What Is Durable Power of Attorney?

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A durable power of attorney (POA) enables your elderly parent (called the "principal" in the power of attorney document) to appoint an "agent," such as a trusted relative or friend, to handle specific health, legal and financial responsibilities.

There are two types of power of attorney:

POA for healthcare: Gives a designated person the authority to make health care decisions on behalf of the person.

POA for finances: Gives a designated person the authority to make legal/financial decisions on behalf of the person.

Families should prepare these legal documents long before someone starts having trouble handling certain aspects of life. At the time of the signing, the elderly person establishing a durable power of attorney must be capable of deciding to seek assistance. For example, people in late stages of Alzheimer's disease may not be "of sound mind" and therefore unable to appoint a POA

Like a trust, a durable power of attorney can be written so that the transfer of responsibilities occurs immediately. Or, the POA can state that the POA goes into effect when your elderly parent becomes incapacitated. Until that point, the elder can choose to continue to make decisions on his/her own.

A durable power of attorney is essential because if a person becomes incapacitated or incompetent without preparing this document, family and friends will not be allowed to make many important financial decisions, pay bills or make important healthcare decisions on behalf of their parent. Nor can they do crucial Medicaid planning. Anyone who wishes to undertake these tasks would have to go to court and be officially appointed the person's guardian.

There are several ways that a POA can written, each of which enables the person who is the power of attorney to makes various, and different levels of decisions. For example, the document might say the POA has the authority to pay bills or sell certain assets. Or POA could extend to all financial decisions, including selling the family home, managing all assets, and dealing with the I.R.S.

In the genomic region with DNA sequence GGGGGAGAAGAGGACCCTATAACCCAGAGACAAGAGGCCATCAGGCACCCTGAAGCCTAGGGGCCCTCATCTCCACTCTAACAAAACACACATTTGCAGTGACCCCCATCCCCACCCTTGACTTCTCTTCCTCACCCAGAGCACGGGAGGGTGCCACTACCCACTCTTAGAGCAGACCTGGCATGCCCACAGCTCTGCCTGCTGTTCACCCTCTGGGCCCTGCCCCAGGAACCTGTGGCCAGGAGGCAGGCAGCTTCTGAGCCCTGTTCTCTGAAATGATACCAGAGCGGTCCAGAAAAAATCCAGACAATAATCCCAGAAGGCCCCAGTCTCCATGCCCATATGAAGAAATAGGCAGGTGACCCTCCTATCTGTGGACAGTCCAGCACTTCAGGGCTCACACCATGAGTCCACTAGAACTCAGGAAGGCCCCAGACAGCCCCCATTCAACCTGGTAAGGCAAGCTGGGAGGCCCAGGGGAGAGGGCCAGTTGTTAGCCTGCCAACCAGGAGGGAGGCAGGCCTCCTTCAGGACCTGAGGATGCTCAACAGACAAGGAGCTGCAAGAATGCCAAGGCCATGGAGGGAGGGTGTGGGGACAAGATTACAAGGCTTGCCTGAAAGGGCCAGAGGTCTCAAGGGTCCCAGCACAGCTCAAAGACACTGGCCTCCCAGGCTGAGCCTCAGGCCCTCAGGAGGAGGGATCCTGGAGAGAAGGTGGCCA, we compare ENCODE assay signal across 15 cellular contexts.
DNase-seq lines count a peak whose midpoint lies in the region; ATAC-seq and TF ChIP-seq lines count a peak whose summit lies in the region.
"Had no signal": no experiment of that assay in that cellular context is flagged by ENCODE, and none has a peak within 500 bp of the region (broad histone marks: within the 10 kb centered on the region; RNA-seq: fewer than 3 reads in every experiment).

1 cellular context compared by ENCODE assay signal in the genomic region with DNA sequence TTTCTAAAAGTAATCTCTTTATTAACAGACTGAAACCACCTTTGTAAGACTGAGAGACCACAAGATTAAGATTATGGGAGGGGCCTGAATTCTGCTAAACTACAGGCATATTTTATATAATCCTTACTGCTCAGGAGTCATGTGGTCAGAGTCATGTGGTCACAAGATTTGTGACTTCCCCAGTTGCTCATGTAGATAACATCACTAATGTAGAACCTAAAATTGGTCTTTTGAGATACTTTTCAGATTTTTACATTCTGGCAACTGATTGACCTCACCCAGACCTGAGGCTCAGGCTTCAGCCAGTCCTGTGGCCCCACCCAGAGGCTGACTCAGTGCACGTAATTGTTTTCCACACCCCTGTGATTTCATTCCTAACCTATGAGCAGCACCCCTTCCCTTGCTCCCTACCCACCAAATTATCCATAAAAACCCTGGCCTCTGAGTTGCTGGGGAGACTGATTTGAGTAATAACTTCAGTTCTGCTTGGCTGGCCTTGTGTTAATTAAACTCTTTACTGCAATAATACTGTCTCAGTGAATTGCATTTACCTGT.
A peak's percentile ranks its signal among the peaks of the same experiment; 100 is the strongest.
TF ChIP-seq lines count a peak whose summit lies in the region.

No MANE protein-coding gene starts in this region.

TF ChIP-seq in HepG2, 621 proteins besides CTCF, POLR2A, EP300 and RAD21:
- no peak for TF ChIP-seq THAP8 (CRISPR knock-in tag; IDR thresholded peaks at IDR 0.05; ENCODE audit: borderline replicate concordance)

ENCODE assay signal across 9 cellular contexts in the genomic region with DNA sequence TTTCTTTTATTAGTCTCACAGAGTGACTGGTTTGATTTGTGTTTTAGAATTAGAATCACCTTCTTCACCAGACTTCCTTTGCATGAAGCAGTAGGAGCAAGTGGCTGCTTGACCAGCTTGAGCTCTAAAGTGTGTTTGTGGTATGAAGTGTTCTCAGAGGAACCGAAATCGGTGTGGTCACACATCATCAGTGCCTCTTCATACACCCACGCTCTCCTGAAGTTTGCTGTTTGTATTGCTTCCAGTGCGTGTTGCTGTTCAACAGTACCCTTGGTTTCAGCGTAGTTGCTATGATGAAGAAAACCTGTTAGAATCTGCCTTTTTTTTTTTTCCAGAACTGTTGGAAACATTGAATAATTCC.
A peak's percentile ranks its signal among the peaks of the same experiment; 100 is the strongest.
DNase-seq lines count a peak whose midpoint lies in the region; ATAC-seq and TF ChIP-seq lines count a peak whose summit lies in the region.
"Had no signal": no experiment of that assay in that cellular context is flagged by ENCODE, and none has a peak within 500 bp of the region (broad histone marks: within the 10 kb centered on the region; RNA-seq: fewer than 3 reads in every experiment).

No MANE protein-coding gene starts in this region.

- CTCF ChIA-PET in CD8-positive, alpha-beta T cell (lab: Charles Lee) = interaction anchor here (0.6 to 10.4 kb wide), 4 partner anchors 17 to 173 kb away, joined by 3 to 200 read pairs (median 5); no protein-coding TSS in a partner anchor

People often balk at the thought of preparing and signing a durable power of attorney. The elder may feel as if he/she is losing independence, and this may be something that the person doesn't want to acknowledge. An equally fearsome thought is that the agent they appoint will go against their wishes.

It's essential, of course, to choose an agent wisely and to discuss the scope of the responsibility. The document can be revised or revoked at any time, as long as the person who signed it is considered competent. Otherwise, it stays in force until the principal dies. To learn more about the durable power of attorney, speak with a lawyer who has expertise in estate planning.

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87 Comments

derlan,
Is your father competent to revoke the previous POA which sounds like it is a Durable POA? If he is competent, then he can revoke it and sign one written up for you and have a certified letter sent to your sister that she is no longer the POA. At the same time, I'd also have him sign a medical POA. Otherwise if his dementia is too far advanced for him to sign anything, then you will need to go for guardianship.